Lack of rooms starts more portable construction on campus

Megumi Kamikawa


American High School began construction on two new classrooms during November, built as a collective brown portable resting next to the school’s back parking lot.

The concept of the new portables originated during the spring of 2014. Although construction only began during the fall, the new vicinities were intended to provide new classroom environments for American Government and World History teacher Wali Noori, and Mandarin teacher David Miller.

“In my opinion, it is most ideal for each teacher to have a stable classroom,” Principal Musto said. “We are a growing school, and our projections indicate a continued increase in students over the next five years. While there are no immediate plans for more classrooms to be added, it is something we will need as the student population grows.”

Both of the teachers chosen to move locations expressed gratitude for the changes. Noori had to travel from one classroom to the next to comply to the lack of rooms available, which was a major component in deciding to let him settle in one of the new facilities.

“I certainly will not be missing my classroom on wheels,” Noori said. “I am ecstatic about the portables. It was challenging carting my classroom on a daily basis and a learning experience. I’m very appreciative to the teachers whom I shared rooms with, and I’m very much looking forward to having my own room.”

Similarly, Miller was stuck teaching his classes in Theater 50. While the facility does have a rather large area for students to learn, and its seats and desks have been upgraded from previous years, its environment “is not an ideal classroom,” according to Musto.

“I have mixed feelings about the change,” Miller said. “I taught in room 310 for the past seventeen years, and I liked it very much. When I was there, I felt it was good for language learning. Theater 50 is a fine room for giving lectures to a crowd of students, but not for language learning; it is far too big, and the acoustics are not good at all. It is important for my teaching style that I can easily be right in front of any student, or at any student’s side, and overall, Theater 50 lacks the intimate feel of a small classroom. I hope the new portable will be better in some of these ways; with luck, it will be a small, intimate classroom with good acoustics.”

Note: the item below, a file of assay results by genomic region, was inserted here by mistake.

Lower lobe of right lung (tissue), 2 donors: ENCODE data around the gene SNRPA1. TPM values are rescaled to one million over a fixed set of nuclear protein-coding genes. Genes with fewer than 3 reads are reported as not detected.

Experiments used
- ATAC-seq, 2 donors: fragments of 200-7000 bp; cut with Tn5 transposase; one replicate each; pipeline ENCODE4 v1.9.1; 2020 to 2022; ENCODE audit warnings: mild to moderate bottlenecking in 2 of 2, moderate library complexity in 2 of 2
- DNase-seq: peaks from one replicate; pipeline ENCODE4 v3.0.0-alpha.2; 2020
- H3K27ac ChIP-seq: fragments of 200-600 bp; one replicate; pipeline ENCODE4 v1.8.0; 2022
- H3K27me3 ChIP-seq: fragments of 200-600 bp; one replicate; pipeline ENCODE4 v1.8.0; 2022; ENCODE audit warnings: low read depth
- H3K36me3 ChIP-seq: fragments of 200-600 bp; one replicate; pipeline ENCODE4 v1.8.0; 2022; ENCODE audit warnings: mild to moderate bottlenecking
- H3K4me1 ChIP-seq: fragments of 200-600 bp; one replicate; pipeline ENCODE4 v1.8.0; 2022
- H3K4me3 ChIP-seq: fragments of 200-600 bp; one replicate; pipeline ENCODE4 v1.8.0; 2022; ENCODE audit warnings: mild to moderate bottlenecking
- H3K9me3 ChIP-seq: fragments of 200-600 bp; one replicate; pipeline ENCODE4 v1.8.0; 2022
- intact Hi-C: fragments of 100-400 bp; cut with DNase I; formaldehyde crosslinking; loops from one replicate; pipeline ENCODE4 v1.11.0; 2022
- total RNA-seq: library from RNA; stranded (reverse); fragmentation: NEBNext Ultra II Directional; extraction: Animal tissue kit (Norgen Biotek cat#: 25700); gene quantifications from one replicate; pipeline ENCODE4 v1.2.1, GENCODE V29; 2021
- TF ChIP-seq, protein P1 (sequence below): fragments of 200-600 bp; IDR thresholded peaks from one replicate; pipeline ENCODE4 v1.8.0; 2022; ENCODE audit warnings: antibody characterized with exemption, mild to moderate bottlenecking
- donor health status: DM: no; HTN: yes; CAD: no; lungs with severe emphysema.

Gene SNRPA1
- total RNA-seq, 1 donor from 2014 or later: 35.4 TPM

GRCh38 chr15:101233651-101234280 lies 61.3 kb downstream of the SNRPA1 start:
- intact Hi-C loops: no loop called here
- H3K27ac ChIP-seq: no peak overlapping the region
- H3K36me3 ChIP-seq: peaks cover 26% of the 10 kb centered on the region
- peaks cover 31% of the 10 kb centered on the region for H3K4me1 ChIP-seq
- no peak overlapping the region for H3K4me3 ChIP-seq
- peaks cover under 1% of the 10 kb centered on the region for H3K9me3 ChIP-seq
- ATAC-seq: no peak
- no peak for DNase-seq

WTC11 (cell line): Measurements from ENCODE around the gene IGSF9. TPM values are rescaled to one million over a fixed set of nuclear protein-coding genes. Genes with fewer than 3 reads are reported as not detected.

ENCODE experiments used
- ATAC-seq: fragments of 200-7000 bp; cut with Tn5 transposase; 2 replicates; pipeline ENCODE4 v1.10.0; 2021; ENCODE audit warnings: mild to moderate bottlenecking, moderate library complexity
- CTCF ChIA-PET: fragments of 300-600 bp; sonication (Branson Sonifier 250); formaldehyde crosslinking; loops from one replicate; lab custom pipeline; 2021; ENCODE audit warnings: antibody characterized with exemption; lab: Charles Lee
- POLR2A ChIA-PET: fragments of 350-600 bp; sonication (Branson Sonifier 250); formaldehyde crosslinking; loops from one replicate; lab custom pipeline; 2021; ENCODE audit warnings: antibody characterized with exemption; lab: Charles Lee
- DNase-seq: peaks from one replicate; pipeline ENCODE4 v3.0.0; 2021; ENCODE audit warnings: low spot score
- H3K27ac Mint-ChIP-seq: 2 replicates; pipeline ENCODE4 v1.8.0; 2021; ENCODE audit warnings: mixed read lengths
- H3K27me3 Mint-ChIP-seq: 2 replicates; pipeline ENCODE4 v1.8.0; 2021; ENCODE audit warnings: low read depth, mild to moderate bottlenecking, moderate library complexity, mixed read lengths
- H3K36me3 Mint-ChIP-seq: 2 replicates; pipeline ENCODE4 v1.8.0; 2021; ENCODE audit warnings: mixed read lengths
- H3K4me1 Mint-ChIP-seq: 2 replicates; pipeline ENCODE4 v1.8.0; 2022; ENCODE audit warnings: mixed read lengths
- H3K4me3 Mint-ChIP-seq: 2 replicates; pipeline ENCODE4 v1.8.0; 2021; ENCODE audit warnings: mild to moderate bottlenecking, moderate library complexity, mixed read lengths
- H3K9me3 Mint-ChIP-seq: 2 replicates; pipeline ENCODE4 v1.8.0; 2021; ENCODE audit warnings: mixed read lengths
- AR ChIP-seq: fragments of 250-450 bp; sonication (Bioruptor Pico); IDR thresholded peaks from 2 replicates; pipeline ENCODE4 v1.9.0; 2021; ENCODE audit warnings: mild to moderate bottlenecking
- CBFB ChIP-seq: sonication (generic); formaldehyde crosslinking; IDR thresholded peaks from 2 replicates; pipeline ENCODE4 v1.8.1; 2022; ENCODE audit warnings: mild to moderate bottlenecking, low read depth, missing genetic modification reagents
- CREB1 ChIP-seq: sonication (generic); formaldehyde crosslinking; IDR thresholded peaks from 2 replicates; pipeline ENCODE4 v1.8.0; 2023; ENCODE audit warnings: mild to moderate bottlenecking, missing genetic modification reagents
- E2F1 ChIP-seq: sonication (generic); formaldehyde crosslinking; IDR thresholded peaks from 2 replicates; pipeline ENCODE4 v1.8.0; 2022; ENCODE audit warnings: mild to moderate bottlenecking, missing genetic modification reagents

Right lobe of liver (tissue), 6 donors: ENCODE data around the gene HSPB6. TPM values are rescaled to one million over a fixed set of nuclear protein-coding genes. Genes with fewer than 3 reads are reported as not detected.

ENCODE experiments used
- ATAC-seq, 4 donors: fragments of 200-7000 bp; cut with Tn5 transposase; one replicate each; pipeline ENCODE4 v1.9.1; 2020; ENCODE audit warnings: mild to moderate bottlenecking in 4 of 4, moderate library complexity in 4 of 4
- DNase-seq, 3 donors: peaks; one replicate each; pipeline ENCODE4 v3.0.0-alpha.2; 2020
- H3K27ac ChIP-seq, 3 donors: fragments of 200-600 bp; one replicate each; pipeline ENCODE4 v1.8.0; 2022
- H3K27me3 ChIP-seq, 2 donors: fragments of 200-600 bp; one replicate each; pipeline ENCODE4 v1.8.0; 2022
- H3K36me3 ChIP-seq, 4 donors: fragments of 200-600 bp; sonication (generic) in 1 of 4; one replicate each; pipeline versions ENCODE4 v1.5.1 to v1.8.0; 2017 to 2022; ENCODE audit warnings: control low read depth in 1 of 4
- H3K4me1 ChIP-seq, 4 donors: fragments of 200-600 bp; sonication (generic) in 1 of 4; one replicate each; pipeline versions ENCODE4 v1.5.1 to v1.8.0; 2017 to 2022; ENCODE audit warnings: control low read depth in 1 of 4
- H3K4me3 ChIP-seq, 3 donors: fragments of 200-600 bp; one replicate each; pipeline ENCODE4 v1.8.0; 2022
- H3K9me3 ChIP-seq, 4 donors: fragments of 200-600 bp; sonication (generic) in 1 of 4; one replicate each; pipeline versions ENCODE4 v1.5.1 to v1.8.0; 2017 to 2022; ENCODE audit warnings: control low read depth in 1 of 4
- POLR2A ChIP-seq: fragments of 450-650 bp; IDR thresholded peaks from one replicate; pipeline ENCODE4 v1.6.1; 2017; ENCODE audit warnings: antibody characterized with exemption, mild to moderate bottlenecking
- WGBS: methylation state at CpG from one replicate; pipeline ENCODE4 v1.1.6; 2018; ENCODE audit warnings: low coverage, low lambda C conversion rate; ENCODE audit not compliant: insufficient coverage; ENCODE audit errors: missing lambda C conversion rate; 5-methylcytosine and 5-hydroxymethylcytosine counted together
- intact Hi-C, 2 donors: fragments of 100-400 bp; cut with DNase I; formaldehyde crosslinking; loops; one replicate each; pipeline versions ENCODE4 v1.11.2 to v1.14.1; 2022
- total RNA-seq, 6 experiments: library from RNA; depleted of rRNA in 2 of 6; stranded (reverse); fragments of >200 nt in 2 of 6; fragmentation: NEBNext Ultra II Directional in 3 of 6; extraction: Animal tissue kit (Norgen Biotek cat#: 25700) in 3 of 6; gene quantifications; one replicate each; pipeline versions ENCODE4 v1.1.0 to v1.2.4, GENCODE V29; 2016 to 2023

But alongside his hopes for an improved learning environment, Miller also mentioned a few disadvantages of, once again, having to transfer to another location.

“A teacher who teaches for some time in the same classroom decorates and arranges it in accord with his or her personality, not unlike a home,” Miller said. “This is generally good for students’ learning, as they adjust to a learning environment that is comfortable, familiar, and appealing. That is one reason why it is so important that each teacher has his or her own classroom–classroom changes, even if they are sometimes necessary, disrupt this familiarity and therefore interfere with education.”

Portables Picture
Portables sit just outside one of the 300 wings, still enclosed by chain link fences. Construction ended near the beginning of December.

    Unfortunately, the construction also interefered with the education of classrooms surrounding the area, especially while school was in session. English teacher Jacqueline Gerosolimo, who teaches in proximity to the construction, noticed and shared some of the troubles over the inconvenience.

“It’s very loud and distracting,” Gerosolimo said. “It’s hard for students to pay attention when there’s something more distracting outside. I know we need them, but I don’t like the placement because we lost several trees and a lot of green, and that area generally isn’t monitored. It seemed more logical to place them by the 700 wing.”

Students who often spend time in the back of the school have also made remarks on the construction’s disturbances. Senior Allyssa Donesa and her group of friends expressed some of the troubles they encountered, especially concerning the benches.

“For the past three years, we’ve spent our time there, and they just took over our space with no warning,” Donesa said. “Now more than twenty people have to fit on one bench, and most people have to eat standing up.”

One of Donesa’s friends, senior Lillian Chow, conveyed some of her personal grievances over the changes to their typical lunch spot.

“My friends and I decided to spend our lunch periods there because it used to be really spacious, and the trees that used to be there provided excellent shade for those sunnier days,” Chow said. “School is incredibly stressful around this time of year, and for a lot of us lunch is the time for chilling out and goofing off. In the past, I would step a few yards back and hold more private conversations, but that’s rather difficult when there are two titanic portables in the way. But I’ll be graduating soon enough; this isn’t an issue so much as it is a minor annoyance. As long as those tables don’t get removed, it’s really no biggie.”

    The concerns for these disruptions were considered long beforehand by the department chairs of the Instructional Leadership Team meeting. Principal Musto has assured both students and faculty that the construction is a short-term problem that will ultimately improve the campus.

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